English case law also states that an asset does not need to be transferred directly to a company’s member(s) to be a distribution. A company may also make a distribution if it gifts an asset, or sells an asset at an undervalue, to a company under common control with it (such as an indirect holding company or a sister company).
In order to justify making a distribution, a company must have distributable profits available to cover the entire amount of the distribution. If a company makes a distribution with insufficient profits, the portion of the distribution that exceeds those profits is “unlawful”. This has several consequences, the most important of which are as follows:
- The company’s directors may be in breach of their duties and may be personally liable.
- The person receiving the distribution may be required to hold it on trust and pay it back.
- If the company goes into liquidation or administration, the liquidator or administrator may be able to challenge the distribution (and claw it back) as a transaction at an undervalue.
- If the company or its holding company has prepared individual or group accounts on the basis of the dividend, those accounts may be wrong and may need to be restated. This is important for publicly traded companies, which may be liable to compensate anyone who buys their shares on the basis of inaccurate financial statements and suffers a loss as a result.
Why is this important?
Upstream guarantees commonly form part of financing packages provided by external lenders, often in context of an acquisition or other leveraged financing. They can be secured or unsecured but either way are designed to support the repayment of a loan by the principal borrower. There is currently no practice of paying fees for giving upstream guarantees.
If an upstream guarantee were to amount to a “distribution”, the implications for debt financing could be severe. Lenders would need to undertake financial due diligence on subsidiaries’ distributable reserves, and fees may need to be put in place to ensure that the guarantees could not be invalidated.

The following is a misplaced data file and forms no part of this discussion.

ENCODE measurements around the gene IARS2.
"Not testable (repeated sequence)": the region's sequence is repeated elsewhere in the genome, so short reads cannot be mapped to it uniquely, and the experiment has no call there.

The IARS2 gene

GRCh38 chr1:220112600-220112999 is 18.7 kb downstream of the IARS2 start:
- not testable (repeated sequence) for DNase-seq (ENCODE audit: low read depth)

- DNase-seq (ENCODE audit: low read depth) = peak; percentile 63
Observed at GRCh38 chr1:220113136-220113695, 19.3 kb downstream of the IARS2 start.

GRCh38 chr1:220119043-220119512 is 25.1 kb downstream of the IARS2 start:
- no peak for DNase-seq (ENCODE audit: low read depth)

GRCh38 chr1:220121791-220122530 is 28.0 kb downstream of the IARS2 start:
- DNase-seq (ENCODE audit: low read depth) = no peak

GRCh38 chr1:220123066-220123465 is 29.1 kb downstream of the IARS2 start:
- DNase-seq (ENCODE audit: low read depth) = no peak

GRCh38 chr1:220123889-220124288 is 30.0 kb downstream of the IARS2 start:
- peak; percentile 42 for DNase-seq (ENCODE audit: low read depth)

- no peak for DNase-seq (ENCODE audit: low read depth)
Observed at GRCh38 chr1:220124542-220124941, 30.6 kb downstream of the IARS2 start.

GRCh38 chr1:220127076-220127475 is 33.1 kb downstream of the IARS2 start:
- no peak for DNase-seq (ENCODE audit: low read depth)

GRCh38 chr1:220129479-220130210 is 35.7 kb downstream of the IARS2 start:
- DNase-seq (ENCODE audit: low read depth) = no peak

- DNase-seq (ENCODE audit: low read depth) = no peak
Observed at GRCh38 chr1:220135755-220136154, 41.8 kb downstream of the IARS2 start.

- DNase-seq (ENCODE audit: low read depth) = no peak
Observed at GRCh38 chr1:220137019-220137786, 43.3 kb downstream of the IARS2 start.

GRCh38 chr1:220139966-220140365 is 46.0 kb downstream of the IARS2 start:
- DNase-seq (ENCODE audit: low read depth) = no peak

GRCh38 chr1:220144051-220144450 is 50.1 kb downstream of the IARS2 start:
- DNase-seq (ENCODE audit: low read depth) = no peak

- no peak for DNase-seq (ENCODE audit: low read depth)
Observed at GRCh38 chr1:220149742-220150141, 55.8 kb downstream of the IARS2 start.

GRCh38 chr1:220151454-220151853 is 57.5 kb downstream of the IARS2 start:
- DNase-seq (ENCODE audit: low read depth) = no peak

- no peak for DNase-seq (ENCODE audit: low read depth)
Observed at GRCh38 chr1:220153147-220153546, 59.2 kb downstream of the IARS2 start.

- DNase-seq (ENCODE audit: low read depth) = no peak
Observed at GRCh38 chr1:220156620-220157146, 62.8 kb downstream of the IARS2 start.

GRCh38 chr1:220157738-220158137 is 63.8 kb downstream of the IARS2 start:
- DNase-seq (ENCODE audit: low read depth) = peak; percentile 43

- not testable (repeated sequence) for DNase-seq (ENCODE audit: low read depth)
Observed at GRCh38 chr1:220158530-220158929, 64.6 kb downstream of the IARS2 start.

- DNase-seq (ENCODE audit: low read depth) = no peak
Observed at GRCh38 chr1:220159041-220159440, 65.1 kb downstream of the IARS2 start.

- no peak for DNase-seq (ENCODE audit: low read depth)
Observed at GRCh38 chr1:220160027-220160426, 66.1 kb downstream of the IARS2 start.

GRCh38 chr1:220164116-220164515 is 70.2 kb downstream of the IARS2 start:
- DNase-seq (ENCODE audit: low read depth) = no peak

Intra-group loans are a common way of moving funds efficiently and easily around groups of companies. If an intra-group loan were to amount to a “distribution”, businesses would need to spend considerable time and money obtaining advice on their subsidiaries’ distributable reserves and what rates of interest would be appropriate to compensate the subsidiary for the risk of non-repayment.
As mentioned above, Tech 02/17 says that, if a subsidiary guarantees its parent’s or sister company’s obligations towards a third party and doesn’t receive a market fee in return, the guarantee can be a distribution.
The Societies’ view, however, is that an upstream guarantee will be a distribution only if:
- the subsidiary’s directors believe the guarantee will be called (or it is likely the guarantee will be called); and
- the subsidiary does not receive any value in return for paying out under the guarantee.
This is because only in these circumstances has the subsidiary effectively transferred an asset to its parent or sister company (by agreeing to pay its liability and receive nothing in return). Otherwise, the subsidiary has not actually parted with any assets.
According to the note, a subsidiary’s directors must judge this when giving a guarantee, not when it is called. On this basis, the note says that an upstream guarantee given on a “normal financing transaction” will not be a distribution. It does not matter whether the subsidiary receives a fee.